If you stroll into a Jeep dealer nowadays, in 2017, and special order a Jeep, the sheer number of options and niceties you can choose from is nothing short of astounding. And that’s without any regard for the types of luxuries we, as a society, have grown accustomed to: navigation systems, keyless entry, plush leather upholstery, and the list goes on. We even possess the luxury of bypassing the actual trip to the dealership entirely in favor of ordering the Jeep of your dreams online and having it delivered right to your door as though it were a pizza pie. While the Jeep surely started its existence, some 75 years ago, as a purely utilitarian vehicle, at some time and place it must have turned the corner. That time was 1961 and the place was known as Tuxedo Park.
The Jeep Tuxedo Park was a trim level package that was made available on CJ5’s and a small number of CJ6 models, beginning in 1961 and continued on through 1969. Named after Tuxedo Park, a wealthy village in Orange County, NY, founded in 1885 by Pierre Lorillard IV, it was an area that was widely regarded as distinctly upper class and was one of the first gated communities in the US. The newly founded village was actually named a year later by millionaire resident James Potter, after the dinner jacket he acquired while visiting the estate of the Prince of Whales was brought home and worn publicly to such overwhelming popularity amongst the village residents. The choice to attach the Tuxedo Park name to the Jeep brand is not very well documented, but in Jeeps defense there is not any real indication that Lincoln ever drove a Town Car, or any Ford product, for that matter. So, while Jeeps had never had much in common with any type of formal dinner wear, the times….they were a changin’ and Jeep was prepared to rewrite the book.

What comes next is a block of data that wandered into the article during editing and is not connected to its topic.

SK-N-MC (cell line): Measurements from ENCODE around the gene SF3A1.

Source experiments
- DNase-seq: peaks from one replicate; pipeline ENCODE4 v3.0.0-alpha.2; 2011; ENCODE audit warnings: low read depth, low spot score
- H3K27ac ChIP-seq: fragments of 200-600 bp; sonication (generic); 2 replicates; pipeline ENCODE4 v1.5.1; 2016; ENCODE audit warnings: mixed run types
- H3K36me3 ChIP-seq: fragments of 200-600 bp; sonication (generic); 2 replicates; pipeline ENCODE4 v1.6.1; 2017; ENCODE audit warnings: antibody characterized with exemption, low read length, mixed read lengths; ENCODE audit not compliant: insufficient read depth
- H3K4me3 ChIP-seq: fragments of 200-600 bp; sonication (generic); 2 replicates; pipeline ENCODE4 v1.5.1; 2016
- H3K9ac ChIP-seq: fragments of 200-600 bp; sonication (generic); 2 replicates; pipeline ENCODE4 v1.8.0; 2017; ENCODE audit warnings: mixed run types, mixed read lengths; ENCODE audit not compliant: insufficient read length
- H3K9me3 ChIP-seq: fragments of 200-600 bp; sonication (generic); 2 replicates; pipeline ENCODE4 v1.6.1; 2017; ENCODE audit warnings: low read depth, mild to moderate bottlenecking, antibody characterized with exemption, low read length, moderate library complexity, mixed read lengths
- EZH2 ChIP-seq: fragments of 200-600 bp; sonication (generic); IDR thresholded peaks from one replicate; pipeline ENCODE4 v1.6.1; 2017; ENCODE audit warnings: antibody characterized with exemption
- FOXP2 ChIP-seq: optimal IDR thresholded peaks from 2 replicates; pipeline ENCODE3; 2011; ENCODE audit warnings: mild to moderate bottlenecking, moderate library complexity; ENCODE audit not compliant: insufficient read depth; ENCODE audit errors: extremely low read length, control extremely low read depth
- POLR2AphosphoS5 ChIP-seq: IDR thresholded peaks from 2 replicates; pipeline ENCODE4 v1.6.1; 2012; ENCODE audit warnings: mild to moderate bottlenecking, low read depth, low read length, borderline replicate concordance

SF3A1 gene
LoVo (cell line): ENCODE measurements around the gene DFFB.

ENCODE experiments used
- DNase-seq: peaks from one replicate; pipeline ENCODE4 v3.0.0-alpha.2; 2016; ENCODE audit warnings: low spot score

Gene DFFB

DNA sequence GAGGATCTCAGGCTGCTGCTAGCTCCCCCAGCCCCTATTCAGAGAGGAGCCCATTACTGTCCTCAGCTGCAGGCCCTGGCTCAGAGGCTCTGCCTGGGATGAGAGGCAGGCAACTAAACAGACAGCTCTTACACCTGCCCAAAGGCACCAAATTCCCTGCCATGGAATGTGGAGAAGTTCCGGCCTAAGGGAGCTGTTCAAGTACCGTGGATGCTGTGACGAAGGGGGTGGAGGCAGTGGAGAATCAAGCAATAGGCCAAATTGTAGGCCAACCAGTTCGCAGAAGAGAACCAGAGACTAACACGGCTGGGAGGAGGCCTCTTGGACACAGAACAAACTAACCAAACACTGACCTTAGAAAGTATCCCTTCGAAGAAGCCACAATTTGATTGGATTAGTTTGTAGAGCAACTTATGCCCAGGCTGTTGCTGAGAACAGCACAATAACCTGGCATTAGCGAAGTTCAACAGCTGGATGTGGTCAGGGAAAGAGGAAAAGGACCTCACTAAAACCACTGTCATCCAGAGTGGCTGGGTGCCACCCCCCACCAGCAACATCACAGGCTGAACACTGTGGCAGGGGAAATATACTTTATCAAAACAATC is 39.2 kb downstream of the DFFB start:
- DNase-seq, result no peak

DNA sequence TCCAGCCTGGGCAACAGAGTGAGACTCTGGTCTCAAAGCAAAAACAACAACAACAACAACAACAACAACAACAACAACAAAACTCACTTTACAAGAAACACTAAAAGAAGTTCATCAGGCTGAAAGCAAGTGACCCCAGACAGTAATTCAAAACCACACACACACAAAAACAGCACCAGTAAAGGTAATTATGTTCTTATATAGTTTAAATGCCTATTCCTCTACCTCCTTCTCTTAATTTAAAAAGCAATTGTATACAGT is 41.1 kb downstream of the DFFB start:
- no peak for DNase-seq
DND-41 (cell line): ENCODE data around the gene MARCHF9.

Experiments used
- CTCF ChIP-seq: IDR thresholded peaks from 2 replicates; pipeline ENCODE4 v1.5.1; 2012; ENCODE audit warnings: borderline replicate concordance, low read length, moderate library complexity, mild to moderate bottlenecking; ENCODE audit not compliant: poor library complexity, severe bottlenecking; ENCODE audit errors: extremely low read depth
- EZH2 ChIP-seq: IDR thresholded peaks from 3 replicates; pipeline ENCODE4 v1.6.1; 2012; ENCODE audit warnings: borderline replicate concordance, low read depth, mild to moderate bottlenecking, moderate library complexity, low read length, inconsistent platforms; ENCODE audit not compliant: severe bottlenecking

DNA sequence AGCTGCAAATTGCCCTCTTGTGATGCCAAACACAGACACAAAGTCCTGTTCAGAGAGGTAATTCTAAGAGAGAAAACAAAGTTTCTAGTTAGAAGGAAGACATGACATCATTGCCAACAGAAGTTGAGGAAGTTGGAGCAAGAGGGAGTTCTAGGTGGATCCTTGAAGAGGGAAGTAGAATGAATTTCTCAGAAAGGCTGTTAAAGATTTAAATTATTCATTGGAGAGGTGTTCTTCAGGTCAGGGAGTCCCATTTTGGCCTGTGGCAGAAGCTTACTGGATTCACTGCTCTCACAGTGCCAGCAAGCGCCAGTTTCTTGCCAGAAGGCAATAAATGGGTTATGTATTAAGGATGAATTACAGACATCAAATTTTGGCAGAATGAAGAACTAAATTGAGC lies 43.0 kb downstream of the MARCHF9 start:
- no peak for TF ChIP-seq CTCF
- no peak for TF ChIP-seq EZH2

The Tuxedo Park model was intended to transform the public’s image of the Universal Jeep from an exclusively work-oriented vehicle into one that was both sporty, fun-loving, and a bit classy; promising its owners the ability to take off to the beach or, just as easily, the mountains with the same level of competence and mobility the Jeep had become known for and follow it all up with lunch at the country club. Early advertising boasted of it being “the sportiest, most FUNctional car on the automotive scene”. Just over a decade earlier, the Willys-Overland Jeepster had filled a very similar role of a true passenger car with a sporty air with its 2-door phaeton / convertible. Since the Jeepsters early exit after three years of production, in 1950, a sizable gap had been left in the automakers lineup that needed to be filled if there was any hope of obtaining its share of markets outside of the small truck realm.